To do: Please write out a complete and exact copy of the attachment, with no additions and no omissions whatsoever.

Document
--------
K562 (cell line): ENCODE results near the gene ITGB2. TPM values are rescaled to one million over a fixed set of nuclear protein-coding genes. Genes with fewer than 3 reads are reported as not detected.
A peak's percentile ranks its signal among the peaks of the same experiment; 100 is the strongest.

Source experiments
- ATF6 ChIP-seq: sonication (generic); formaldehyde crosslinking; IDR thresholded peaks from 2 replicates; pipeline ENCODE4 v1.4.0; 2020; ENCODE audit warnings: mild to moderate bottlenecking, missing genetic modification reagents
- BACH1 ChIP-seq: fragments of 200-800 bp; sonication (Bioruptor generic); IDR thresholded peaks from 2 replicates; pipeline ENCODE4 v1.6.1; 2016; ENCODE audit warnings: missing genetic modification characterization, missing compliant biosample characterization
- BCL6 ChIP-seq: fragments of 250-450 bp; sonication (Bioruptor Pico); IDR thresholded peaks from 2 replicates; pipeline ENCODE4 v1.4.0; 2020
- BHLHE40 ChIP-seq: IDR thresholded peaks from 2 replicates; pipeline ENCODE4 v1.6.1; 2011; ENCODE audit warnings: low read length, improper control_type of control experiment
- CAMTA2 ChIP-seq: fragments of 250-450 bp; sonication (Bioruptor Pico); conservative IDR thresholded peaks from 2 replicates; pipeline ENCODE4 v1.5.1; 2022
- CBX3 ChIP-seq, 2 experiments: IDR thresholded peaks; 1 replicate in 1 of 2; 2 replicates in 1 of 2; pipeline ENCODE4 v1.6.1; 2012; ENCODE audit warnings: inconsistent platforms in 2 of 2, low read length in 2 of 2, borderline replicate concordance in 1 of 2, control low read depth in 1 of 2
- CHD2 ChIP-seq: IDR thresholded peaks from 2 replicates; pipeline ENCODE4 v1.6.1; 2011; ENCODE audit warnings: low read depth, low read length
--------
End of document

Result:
K562 (cell line): ENCODE results near the gene ITGB2. TPM values are rescaled to one million over a fixed set of nuclear protein-coding genes. Genes with fewer than 3 reads are reported as not detected.
A peak's percentile ranks its signal among the peaks of the same experiment; 100 is the strongest.

Source experiments
- ATF6 ChIP-seq: sonication (generic); formaldehyde crosslinking; IDR thresholded peaks from 2 replicates; pipeline ENCODE4 v1.4.0; 2020; ENCODE audit warnings: mild to moderate bottlenecking, missing genetic modification reagents
- BACH1 ChIP-seq: fragments of 200-800 bp; sonication (Bioruptor generic); IDR thresholded peaks from 2 replicates; pipeline ENCODE4 v1.6.1; 2016; ENCODE audit warnings: missing genetic modification characterization, missing compliant biosample characterization
- BCL6 ChIP-seq: fragments of 250-450 bp; sonication (Bioruptor Pico); IDR thresholded peaks from 2 replicates; pipeline ENCODE4 v1.4.0; 2020
- BHLHE40 ChIP-seq: IDR thresholded peaks from 2 replicates; pipeline ENCODE4 v1.6.1; 2011; ENCODE audit warnings: low read length, improper control_type of control experiment
- CAMTA2 ChIP-seq: fragments of 250-450 bp; sonication (Bioruptor Pico); conservative IDR thresholded peaks from 2 replicates; pipeline ENCODE4 v1.5.1; 2022
- CBX3 ChIP-seq, 2 experiments: IDR thresholded peaks; 1 replicate in 1 of 2; 2 replicates in 1 of 2; pipeline ENCODE4 v1.6.1; 2012; ENCODE audit warnings: inconsistent platforms in 2 of 2, low read length in 2 of 2, borderline replicate concordance in 1 of 2, control low read depth in 1 of 2
- CHD2 ChIP-seq: IDR thresholded peaks from 2 replicates; pipeline ENCODE4 v1.6.1; 2011; ENCODE audit warnings: low read depth, low read length